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A computer program was written to perform steady-state analysis for hybrid circuits. The output of the program gives the temperature of each power dissipating element in the hybrid. The program is based upon solution of Laplace's equation in three dimensions using Fourier techniques. The assumptions made are: no convection or radiation, constant and isotropic thermal conductivity for any single material, and constant temperature at the bottom of the hybrid package. Bessel's inequality allows one to input the desired accuracy and to determine where the infinite series should be truncated. Theoretically, the program will attain any desired accuracy less than 100 percent, but practical considerations of computer run times limit accuracies to the 90- to 95-percent region. The program has been tested by comparing computer results to known theoretical exact solutions and to actual measurements on sample hybrids. When compared to known theoretical exact solutions, the computer result accuracy is between 95 and 100 percent. When compared to actual measurements on sample hybrids, the computer result accuracy is between 90 and 95 percent. This program has been used successfully on over twenty circuit designs. It has also been used to evaluate simpler types of thermal anal- yses.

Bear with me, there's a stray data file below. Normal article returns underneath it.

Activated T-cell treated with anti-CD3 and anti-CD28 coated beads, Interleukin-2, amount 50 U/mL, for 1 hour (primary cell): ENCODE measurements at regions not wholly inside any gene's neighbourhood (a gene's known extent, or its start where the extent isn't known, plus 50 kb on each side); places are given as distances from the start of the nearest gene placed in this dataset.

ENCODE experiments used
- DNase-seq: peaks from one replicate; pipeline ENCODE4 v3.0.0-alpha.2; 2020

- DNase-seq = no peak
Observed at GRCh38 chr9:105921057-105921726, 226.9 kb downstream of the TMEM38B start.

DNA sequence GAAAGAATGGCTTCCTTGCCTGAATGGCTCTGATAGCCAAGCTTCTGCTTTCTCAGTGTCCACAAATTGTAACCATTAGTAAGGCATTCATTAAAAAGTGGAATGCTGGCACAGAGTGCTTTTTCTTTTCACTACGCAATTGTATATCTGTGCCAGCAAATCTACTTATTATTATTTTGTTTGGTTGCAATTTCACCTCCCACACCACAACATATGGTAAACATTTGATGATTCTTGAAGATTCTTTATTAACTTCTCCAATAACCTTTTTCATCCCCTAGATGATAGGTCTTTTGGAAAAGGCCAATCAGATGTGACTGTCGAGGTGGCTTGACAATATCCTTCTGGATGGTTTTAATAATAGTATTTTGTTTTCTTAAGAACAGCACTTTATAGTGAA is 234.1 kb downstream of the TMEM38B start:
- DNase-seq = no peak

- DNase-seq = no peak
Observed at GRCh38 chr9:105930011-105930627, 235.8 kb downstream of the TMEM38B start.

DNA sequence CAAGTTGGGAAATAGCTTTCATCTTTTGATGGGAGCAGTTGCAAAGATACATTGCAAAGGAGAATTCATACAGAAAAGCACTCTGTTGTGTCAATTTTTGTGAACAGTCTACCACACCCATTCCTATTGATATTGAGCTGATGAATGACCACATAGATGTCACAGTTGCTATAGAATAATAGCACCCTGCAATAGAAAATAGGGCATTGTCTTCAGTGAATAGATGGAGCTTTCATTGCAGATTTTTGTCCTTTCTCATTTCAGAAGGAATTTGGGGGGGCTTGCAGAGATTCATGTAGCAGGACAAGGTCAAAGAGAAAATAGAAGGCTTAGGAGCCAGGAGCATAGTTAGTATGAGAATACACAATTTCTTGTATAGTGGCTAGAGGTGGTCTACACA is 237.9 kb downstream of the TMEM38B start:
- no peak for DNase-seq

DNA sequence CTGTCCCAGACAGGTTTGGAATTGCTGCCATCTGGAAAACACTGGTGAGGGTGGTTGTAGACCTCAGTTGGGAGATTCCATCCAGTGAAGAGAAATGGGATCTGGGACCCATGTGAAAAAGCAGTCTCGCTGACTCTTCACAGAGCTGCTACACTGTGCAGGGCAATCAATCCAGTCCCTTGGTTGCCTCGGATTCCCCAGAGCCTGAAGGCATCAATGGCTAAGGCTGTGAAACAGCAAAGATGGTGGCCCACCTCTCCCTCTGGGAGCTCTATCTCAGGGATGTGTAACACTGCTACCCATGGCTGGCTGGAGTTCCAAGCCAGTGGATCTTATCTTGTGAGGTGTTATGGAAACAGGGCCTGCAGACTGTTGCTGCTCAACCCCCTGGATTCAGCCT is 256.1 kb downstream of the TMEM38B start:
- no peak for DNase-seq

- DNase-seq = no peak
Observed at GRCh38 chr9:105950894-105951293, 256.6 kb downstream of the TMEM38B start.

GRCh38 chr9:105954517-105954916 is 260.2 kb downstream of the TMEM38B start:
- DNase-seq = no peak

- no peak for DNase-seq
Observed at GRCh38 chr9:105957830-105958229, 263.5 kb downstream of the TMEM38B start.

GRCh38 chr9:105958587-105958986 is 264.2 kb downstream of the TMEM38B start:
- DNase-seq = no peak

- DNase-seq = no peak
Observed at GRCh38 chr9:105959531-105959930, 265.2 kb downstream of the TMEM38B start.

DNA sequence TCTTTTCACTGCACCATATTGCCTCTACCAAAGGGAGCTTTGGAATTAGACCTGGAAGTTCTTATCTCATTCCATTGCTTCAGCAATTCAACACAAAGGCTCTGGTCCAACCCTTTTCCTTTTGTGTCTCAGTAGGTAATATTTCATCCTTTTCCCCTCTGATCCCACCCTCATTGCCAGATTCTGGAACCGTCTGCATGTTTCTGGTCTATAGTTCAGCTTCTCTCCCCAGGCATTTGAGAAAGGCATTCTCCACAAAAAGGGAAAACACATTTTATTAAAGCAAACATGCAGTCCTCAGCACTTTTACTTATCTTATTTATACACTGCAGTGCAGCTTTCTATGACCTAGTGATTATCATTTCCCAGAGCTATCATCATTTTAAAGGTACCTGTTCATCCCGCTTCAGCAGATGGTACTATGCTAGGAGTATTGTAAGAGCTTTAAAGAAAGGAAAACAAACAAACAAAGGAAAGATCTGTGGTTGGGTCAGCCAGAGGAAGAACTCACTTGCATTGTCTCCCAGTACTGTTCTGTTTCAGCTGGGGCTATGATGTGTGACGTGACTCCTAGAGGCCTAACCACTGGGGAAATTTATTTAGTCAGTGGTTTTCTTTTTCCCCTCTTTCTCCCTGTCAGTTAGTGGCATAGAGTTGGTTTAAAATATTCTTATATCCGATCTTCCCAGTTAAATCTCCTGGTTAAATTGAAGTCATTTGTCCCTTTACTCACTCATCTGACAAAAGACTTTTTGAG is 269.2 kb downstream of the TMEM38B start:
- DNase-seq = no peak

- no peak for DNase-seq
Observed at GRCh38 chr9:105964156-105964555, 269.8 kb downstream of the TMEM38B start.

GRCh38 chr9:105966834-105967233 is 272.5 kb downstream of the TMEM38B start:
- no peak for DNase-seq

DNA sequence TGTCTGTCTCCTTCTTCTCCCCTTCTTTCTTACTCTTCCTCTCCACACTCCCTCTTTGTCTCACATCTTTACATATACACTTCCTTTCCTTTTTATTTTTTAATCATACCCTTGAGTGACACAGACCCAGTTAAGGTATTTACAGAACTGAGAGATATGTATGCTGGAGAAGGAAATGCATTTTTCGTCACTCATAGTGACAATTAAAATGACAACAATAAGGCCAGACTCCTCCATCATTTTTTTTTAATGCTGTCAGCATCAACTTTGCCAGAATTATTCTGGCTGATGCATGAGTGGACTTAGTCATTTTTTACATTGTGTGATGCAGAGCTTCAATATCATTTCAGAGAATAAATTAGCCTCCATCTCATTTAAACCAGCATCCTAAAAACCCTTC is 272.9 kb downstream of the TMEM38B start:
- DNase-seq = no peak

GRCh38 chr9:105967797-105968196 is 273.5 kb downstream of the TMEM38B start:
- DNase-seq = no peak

Parts, Hybrids, and Packaging, IEEE Transactions on (Volume:13 , Issue: 3 )
Date of Publication: Sep 1977